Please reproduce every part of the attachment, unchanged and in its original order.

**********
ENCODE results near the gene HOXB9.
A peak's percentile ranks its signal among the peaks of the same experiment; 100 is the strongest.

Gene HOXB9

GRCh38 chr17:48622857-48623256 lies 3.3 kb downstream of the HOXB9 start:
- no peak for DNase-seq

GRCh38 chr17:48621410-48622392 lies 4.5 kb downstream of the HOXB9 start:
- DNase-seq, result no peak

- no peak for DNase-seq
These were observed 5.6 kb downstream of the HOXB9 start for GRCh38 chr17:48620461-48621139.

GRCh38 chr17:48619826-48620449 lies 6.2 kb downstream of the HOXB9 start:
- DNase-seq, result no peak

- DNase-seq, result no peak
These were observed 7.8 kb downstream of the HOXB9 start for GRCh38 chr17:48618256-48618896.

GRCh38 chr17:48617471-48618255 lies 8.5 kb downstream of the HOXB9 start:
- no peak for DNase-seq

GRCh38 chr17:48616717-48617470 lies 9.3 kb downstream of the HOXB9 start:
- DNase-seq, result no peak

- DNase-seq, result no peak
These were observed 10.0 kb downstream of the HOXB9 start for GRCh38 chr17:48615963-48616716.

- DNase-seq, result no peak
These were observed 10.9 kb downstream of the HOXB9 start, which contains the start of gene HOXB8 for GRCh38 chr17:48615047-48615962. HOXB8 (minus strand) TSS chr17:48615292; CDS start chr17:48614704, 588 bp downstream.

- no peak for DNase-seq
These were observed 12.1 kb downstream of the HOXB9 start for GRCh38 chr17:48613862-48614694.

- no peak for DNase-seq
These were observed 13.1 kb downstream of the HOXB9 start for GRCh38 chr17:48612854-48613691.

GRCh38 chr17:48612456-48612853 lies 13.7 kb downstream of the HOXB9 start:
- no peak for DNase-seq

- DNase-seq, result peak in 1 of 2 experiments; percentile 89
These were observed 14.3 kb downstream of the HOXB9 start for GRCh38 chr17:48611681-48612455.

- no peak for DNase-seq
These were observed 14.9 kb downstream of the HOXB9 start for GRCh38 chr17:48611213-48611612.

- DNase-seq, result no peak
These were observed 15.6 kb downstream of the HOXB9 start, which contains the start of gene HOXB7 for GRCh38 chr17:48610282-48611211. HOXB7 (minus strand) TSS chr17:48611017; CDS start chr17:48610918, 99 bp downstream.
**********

ENCODE results near the gene HOXB9.
A peak's percentile ranks its signal among the peaks of the same experiment; 100 is the strongest.

Gene HOXB9

GRCh38 chr17:48622857-48623256 lies 3.3 kb downstream of the HOXB9 start:
- no peak for DNase-seq

GRCh38 chr17:48621410-48622392 lies 4.5 kb downstream of the HOXB9 start:
- DNase-seq, result no peak

- no peak for DNase-seq
These were observed 5.6 kb downstream of the HOXB9 start for GRCh38 chr17:48620461-48621139.

GRCh38 chr17:48619826-48620449 lies 6.2 kb downstream of the HOXB9 start:
- DNase-seq, result no peak

- DNase-seq, result no peak
These were observed 7.8 kb downstream of the HOXB9 start for GRCh38 chr17:48618256-48618896.

GRCh38 chr17:48617471-48618255 lies 8.5 kb downstream of the HOXB9 start:
- no peak for DNase-seq

GRCh38 chr17:48616717-48617470 lies 9.3 kb downstream of the HOXB9 start:
- DNase-seq, result no peak

- DNase-seq, result no peak
These were observed 10.0 kb downstream of the HOXB9 start for GRCh38 chr17:48615963-48616716.

- DNase-seq, result no peak
These were observed 10.9 kb downstream of the HOXB9 start, which contains the start of gene HOXB8 for GRCh38 chr17:48615047-48615962. HOXB8 (minus strand) TSS chr17:48615292; CDS start chr17:48614704, 588 bp downstream.

- no peak for DNase-seq
These were observed 12.1 kb downstream of the HOXB9 start for GRCh38 chr17:48613862-48614694.

- no peak for DNase-seq
These were observed 13.1 kb downstream of the HOXB9 start for GRCh38 chr17:48612854-48613691.

GRCh38 chr17:48612456-48612853 lies 13.7 kb downstream of the HOXB9 start:
- no peak for DNase-seq

- DNase-seq, result peak in 1 of 2 experiments; percentile 89
These were observed 14.3 kb downstream of the HOXB9 start for GRCh38 chr17:48611681-48612455.

- no peak for DNase-seq
These were observed 14.9 kb downstream of the HOXB9 start for GRCh38 chr17:48611213-48611612.

- DNase-seq, result no peak
These were observed 15.6 kb downstream of the HOXB9 start, which contains the start of gene HOXB7 for GRCh38 chr17:48610282-48611211. HOXB7 (minus strand) TSS chr17:48611017; CDS start chr17:48610918, 99 bp downstream.